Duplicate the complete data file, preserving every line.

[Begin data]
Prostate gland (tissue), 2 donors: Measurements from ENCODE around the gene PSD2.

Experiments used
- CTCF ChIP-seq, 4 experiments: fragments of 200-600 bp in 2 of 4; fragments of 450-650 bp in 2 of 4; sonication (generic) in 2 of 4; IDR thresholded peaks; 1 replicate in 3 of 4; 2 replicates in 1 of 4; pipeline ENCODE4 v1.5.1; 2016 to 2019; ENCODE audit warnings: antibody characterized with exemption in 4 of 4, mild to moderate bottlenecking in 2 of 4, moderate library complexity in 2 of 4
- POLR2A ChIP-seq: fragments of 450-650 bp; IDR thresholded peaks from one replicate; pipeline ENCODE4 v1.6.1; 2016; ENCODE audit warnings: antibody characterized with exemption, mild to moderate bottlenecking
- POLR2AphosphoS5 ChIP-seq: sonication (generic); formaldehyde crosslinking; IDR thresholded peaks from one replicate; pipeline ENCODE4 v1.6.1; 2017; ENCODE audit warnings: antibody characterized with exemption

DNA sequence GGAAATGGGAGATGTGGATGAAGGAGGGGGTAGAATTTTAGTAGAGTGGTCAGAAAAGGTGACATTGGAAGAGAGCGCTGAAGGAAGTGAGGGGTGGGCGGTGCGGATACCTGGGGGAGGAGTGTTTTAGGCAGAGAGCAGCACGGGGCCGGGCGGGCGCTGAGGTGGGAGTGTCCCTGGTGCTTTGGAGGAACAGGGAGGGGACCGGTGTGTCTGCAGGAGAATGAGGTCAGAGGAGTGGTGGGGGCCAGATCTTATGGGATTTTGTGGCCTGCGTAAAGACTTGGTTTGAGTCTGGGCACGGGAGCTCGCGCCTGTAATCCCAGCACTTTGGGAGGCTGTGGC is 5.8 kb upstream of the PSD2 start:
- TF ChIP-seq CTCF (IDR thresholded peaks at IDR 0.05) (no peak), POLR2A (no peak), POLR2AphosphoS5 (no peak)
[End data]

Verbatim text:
Prostate gland (tissue), 2 donors: Measurements from ENCODE around the gene PSD2.

Experiments used
- CTCF ChIP-seq, 4 experiments: fragments of 200-600 bp in 2 of 4; fragments of 450-650 bp in 2 of 4; sonication (generic) in 2 of 4; IDR thresholded peaks; 1 replicate in 3 of 4; 2 replicates in 1 of 4; pipeline ENCODE4 v1.5.1; 2016 to 2019; ENCODE audit warnings: antibody characterized with exemption in 4 of 4, mild to moderate bottlenecking in 2 of 4, moderate library complexity in 2 of 4
- POLR2A ChIP-seq: fragments of 450-650 bp; IDR thresholded peaks from one replicate; pipeline ENCODE4 v1.6.1; 2016; ENCODE audit warnings: antibody characterized with exemption, mild to moderate bottlenecking
- POLR2AphosphoS5 ChIP-seq: sonication (generic); formaldehyde crosslinking; IDR thresholded peaks from one replicate; pipeline ENCODE4 v1.6.1; 2017; ENCODE audit warnings: antibody characterized with exemption

DNA sequence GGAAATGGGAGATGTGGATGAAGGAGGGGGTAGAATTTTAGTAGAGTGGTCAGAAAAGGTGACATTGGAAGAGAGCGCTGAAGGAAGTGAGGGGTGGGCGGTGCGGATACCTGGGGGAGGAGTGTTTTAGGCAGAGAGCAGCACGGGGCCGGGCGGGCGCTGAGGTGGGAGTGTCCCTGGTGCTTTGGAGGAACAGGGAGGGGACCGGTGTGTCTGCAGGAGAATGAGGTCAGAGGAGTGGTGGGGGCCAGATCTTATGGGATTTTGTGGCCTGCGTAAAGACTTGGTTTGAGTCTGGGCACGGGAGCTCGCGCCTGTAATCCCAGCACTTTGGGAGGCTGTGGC is 5.8 kb upstream of the PSD2 start:
- TF ChIP-seq CTCF (IDR thresholded peaks at IDR 0.05) (no peak), POLR2A (no peak), POLR2AphosphoS5 (no peak)